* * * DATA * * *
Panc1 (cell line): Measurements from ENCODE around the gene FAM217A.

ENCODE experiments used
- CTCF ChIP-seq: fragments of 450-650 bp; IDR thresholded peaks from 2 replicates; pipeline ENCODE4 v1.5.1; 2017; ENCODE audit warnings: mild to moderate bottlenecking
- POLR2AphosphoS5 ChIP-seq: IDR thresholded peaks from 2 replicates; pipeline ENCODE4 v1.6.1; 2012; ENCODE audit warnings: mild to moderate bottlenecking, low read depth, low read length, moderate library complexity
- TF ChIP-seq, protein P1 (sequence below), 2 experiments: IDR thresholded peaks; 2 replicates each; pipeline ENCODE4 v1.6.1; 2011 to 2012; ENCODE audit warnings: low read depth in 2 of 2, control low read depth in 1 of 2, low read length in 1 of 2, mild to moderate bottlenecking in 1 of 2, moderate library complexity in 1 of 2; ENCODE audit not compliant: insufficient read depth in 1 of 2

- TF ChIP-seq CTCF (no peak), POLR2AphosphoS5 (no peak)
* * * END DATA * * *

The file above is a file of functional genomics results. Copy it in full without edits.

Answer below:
Panc1 (cell line): Measurements from ENCODE around the gene FAM217A.

ENCODE experiments used
- CTCF ChIP-seq: fragments of 450-650 bp; IDR thresholded peaks from 2 replicates; pipeline ENCODE4 v1.5.1; 2017; ENCODE audit warnings: mild to moderate bottlenecking
- POLR2AphosphoS5 ChIP-seq: IDR thresholded peaks from 2 replicates; pipeline ENCODE4 v1.6.1; 2012; ENCODE audit warnings: mild to moderate bottlenecking, low read depth, low read length, moderate library complexity
- TF ChIP-seq, protein P1 (sequence below), 2 experiments: IDR thresholded peaks; 2 replicates each; pipeline ENCODE4 v1.6.1; 2011 to 2012; ENCODE audit warnings: low read depth in 2 of 2, control low read depth in 1 of 2, low read length in 1 of 2, mild to moderate bottlenecking in 1 of 2, moderate library complexity in 1 of 2; ENCODE audit not compliant: insufficient read depth in 1 of 2

- TF ChIP-seq CTCF (no peak), POLR2AphosphoS5 (no peak)